On March 30, 2010, Mssrs. Swartz and Kamitomo filed a notice of appearance on behalf of the Plaintiff. On that date, new summonses were issued, one directed to the Spine Institute and another to Dr. Verska.
On March 31, 2010, Andrew Remm, an employee of Jones & Swartz, PLLC, arrived at the office of the Spine Institute of Idaho, P.A., to serve Nickolas Russell, the registered agent for the Spine Institute, and Dr. Verska. He gave the receptionist, Tina McLeod, documents including copies of the newly issued summonses and two copies of the amended complaint, and, after a brief discussion, he left. Ms. McLeod, who was an employee of the Spine Institute, put the documents in Mr. Russell's in-box. He was also an employee of the Spine Institute and its administrator. He found the documents in his in-box later that day.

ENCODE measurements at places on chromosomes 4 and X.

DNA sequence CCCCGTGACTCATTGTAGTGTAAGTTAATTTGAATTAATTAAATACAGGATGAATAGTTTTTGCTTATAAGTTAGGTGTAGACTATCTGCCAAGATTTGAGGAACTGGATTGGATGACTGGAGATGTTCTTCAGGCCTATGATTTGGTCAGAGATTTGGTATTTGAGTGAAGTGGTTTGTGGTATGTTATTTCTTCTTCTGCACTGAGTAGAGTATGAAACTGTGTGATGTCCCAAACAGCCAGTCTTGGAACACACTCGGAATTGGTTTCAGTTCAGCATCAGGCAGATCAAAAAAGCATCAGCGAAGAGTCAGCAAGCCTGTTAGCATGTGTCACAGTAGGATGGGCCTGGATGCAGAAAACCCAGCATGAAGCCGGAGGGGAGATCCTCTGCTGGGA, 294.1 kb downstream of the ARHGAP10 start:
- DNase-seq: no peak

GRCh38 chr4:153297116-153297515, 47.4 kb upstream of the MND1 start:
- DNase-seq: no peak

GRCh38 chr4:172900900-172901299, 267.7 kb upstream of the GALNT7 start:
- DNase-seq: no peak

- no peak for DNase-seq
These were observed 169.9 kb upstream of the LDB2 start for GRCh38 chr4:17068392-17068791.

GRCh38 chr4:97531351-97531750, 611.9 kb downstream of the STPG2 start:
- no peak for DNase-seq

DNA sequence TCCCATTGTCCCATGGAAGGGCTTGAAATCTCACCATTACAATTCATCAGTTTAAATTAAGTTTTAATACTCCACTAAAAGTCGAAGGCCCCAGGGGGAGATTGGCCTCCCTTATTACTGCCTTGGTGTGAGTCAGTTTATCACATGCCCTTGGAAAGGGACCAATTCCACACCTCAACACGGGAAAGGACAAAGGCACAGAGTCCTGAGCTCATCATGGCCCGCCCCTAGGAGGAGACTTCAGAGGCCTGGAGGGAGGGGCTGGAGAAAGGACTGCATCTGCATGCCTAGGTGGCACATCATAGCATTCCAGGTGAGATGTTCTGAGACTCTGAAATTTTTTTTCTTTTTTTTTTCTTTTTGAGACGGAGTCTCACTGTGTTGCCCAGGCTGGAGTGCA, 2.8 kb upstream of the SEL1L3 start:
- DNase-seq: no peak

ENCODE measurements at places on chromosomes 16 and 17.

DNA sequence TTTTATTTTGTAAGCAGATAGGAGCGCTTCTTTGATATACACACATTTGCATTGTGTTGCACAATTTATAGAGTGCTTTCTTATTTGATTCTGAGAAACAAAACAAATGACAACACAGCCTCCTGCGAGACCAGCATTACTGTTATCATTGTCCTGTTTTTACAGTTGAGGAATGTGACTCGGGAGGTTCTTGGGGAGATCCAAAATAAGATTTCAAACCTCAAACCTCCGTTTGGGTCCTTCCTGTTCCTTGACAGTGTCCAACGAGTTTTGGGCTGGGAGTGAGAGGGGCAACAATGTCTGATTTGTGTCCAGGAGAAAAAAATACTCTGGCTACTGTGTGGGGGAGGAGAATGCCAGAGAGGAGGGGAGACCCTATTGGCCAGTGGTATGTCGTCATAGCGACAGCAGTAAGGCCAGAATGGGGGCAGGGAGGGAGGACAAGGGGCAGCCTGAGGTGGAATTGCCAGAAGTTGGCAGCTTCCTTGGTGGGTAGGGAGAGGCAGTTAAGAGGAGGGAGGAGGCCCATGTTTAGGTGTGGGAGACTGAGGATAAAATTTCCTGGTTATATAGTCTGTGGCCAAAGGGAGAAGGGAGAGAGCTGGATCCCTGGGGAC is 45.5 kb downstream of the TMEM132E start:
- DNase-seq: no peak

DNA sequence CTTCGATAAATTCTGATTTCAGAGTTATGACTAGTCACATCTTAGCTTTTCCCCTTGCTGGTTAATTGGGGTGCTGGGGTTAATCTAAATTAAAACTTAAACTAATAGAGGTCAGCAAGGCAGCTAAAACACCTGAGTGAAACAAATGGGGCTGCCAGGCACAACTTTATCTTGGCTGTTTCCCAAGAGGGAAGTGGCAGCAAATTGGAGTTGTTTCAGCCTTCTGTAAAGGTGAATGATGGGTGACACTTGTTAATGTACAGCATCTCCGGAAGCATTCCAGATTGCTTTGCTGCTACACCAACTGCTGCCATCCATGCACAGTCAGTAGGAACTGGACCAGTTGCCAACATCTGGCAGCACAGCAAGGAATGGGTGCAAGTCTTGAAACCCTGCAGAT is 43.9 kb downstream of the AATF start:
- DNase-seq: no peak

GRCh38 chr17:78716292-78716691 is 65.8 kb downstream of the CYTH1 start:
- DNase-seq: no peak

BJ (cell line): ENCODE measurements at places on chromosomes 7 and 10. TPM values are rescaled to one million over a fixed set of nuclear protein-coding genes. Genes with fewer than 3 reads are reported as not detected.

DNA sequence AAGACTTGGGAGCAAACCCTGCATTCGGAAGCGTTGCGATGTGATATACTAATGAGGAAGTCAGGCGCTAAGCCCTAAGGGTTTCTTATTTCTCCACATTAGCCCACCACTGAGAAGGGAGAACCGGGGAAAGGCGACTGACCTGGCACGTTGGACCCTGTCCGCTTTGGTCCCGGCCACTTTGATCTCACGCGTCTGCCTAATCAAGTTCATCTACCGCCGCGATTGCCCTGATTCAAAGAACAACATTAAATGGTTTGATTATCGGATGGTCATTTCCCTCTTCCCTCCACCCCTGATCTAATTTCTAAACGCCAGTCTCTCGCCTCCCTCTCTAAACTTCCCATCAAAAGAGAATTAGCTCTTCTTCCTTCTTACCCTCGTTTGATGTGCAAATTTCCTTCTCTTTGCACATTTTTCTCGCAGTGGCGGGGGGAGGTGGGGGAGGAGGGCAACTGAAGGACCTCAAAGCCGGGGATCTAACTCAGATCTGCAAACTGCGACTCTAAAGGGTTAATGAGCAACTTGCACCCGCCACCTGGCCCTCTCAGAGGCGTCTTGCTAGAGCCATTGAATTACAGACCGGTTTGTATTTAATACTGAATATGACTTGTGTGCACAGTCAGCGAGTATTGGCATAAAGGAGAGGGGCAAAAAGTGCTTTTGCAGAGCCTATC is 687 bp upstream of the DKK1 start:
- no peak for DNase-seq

On April 5, 2010, Plaintiff filed affidavits of service by Mr. Remm. He stated that on March 31, 2010, he served Ms. McLeod, who was "a person authorized to accept service on behalf of JOSEPH M. VERSKA, M.D." and "a person authorized to accept service on behalf of Nickolas Russell, the Registered Agent for SPINE INSTITUTE OF IDAHO, P.A."
On April 20, 2010, Dr. Verska and the Spine Institute (Defendants) filed a motion to dismiss the action as to them on the ground of insufficiency of service of process. They supported the motion with affidavits of Mr. Russell, Dr. Verska, and Ms. McLeod. The affidavits stated that Ms. McLeod was not authorized to accept service of process on behalf of Mr. Russell, either personally or as the registered agent of the Spine Institute, or on behalf of Dr. Verska.